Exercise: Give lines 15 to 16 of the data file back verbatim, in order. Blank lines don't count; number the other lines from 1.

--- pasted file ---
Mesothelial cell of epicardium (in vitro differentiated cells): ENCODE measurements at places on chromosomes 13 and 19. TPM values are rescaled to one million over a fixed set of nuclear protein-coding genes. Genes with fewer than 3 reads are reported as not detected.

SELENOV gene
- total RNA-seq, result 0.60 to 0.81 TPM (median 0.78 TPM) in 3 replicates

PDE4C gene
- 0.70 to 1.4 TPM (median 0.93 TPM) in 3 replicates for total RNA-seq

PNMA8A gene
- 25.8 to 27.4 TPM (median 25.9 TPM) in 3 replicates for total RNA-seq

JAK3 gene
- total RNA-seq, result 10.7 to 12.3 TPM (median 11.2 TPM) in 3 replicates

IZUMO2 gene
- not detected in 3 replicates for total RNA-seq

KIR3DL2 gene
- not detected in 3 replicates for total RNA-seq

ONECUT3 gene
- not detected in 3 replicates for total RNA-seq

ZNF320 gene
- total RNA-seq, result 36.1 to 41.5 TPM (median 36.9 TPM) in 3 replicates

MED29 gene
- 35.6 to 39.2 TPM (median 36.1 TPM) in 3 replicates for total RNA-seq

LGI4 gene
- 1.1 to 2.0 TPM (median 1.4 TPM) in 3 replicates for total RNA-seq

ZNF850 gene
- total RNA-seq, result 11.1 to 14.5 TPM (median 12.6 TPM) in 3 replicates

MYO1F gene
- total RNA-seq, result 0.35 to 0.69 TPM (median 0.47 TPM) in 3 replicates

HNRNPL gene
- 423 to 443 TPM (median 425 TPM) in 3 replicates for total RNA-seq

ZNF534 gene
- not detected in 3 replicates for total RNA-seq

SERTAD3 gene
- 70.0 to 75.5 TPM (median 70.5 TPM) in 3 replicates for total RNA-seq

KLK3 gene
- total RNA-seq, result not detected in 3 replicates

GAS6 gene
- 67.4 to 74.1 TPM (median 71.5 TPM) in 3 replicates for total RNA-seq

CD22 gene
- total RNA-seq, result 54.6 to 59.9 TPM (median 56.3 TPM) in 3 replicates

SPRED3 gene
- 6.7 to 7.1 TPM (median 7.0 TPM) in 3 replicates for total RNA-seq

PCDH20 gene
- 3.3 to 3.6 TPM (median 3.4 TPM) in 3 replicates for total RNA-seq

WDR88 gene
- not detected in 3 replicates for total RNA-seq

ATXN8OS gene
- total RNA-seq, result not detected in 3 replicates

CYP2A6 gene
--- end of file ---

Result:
- not detected in 3 replicates for total RNA-seq

ZNF320 gene